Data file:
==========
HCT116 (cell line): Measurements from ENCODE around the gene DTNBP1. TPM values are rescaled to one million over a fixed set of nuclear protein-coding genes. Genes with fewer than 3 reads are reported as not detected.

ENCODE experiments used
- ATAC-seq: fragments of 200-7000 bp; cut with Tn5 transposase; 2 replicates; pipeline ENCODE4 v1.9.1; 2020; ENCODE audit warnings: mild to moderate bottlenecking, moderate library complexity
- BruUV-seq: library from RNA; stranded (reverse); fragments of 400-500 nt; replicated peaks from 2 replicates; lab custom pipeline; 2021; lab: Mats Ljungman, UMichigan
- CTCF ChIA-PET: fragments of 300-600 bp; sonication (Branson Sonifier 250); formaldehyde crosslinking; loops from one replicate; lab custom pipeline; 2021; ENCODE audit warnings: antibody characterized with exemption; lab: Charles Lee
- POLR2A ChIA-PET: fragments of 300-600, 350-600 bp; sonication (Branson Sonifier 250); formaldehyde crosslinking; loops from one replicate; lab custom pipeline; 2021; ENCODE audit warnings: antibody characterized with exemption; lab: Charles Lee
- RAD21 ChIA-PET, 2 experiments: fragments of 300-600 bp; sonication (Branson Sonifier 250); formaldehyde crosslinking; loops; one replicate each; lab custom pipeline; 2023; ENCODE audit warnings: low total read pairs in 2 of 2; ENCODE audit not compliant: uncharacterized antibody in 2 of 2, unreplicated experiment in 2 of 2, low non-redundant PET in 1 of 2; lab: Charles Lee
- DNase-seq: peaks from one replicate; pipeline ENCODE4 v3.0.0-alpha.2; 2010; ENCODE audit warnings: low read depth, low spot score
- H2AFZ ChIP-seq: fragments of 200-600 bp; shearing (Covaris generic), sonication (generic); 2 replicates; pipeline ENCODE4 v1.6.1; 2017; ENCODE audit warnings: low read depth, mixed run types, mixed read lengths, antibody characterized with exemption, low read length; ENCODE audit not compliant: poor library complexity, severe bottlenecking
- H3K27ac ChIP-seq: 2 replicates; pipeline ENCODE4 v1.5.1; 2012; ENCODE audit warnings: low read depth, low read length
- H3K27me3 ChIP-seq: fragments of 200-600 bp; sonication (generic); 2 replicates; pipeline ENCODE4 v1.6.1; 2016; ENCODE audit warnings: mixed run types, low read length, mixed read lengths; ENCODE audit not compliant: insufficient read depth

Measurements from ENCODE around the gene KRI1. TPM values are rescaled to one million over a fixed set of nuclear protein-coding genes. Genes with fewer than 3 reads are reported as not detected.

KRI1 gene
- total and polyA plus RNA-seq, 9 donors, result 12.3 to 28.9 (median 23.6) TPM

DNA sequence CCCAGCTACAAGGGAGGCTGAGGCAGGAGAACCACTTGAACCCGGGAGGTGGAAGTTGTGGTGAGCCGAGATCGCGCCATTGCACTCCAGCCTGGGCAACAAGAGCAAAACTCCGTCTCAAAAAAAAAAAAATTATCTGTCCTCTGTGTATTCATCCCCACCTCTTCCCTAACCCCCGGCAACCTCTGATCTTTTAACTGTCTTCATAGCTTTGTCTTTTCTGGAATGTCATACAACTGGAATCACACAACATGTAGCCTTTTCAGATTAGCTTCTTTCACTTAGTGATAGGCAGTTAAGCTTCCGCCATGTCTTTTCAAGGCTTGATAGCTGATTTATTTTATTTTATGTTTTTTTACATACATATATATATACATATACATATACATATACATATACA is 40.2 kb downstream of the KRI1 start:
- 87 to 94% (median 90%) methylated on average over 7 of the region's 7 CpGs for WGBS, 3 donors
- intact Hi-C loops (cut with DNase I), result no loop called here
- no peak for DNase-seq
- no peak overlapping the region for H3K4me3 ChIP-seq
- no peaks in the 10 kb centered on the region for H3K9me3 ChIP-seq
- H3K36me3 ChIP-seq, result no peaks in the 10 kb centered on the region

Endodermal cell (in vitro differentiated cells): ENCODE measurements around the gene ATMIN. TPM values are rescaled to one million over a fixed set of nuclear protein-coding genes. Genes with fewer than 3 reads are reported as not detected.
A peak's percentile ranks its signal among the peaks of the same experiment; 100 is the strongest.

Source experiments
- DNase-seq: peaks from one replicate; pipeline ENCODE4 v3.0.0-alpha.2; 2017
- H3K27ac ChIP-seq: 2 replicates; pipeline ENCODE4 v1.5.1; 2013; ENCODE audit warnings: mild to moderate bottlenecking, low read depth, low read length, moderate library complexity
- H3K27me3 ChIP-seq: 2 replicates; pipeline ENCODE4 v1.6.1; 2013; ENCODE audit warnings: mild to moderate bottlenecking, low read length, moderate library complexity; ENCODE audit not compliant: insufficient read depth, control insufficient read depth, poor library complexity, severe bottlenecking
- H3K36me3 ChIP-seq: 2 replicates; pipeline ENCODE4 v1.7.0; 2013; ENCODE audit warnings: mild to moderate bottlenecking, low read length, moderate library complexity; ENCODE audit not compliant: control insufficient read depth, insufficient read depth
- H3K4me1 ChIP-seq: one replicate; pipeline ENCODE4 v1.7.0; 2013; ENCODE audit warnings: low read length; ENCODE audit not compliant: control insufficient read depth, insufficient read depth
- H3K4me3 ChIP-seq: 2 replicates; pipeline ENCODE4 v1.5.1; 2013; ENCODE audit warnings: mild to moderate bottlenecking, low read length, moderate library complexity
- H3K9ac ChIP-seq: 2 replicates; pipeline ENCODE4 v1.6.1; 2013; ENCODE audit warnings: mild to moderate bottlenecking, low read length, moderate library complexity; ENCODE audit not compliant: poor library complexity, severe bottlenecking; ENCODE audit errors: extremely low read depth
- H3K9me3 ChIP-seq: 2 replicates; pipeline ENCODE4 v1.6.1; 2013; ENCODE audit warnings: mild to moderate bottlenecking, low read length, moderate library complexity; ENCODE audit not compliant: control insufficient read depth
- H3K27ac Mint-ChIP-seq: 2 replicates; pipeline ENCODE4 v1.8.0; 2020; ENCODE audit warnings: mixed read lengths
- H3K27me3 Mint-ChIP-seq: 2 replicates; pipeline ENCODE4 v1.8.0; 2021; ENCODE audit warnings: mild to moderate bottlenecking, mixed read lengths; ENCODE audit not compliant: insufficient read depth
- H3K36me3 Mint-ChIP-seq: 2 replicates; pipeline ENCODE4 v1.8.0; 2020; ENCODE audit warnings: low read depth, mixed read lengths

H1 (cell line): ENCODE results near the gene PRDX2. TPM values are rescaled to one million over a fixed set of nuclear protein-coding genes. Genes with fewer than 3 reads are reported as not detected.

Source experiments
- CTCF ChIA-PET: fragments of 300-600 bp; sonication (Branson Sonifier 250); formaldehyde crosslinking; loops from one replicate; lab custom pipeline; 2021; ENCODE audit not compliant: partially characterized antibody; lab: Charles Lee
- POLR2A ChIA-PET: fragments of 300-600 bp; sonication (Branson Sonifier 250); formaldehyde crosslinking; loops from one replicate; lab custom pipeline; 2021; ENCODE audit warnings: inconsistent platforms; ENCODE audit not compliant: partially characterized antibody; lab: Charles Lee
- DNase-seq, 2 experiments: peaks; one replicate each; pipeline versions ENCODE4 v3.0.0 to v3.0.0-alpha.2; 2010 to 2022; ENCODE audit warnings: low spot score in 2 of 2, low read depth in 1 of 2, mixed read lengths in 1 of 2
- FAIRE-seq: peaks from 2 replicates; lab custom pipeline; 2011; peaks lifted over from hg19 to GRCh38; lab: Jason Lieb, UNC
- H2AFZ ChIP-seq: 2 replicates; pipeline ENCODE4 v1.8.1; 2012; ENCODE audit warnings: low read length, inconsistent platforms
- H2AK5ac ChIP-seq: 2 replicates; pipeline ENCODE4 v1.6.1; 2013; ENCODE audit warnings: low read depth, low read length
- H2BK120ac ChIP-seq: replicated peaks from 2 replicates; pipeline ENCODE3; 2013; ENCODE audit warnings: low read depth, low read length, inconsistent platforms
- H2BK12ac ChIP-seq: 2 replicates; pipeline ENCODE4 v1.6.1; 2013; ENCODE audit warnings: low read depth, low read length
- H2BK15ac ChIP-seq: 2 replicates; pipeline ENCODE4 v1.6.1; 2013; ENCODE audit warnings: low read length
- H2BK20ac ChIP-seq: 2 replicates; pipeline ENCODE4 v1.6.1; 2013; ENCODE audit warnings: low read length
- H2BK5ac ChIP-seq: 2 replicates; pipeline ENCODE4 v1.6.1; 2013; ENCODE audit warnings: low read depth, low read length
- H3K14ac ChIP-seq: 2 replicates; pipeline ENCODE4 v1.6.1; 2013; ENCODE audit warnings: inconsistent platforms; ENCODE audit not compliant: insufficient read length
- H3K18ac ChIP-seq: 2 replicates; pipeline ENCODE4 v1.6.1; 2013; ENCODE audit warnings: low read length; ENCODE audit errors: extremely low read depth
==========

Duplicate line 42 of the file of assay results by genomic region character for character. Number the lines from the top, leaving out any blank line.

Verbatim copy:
- H2AFZ ChIP-seq: 2 replicates; pipeline ENCODE4 v1.8.1; 2012; ENCODE audit warnings: low read length, inconsistent platforms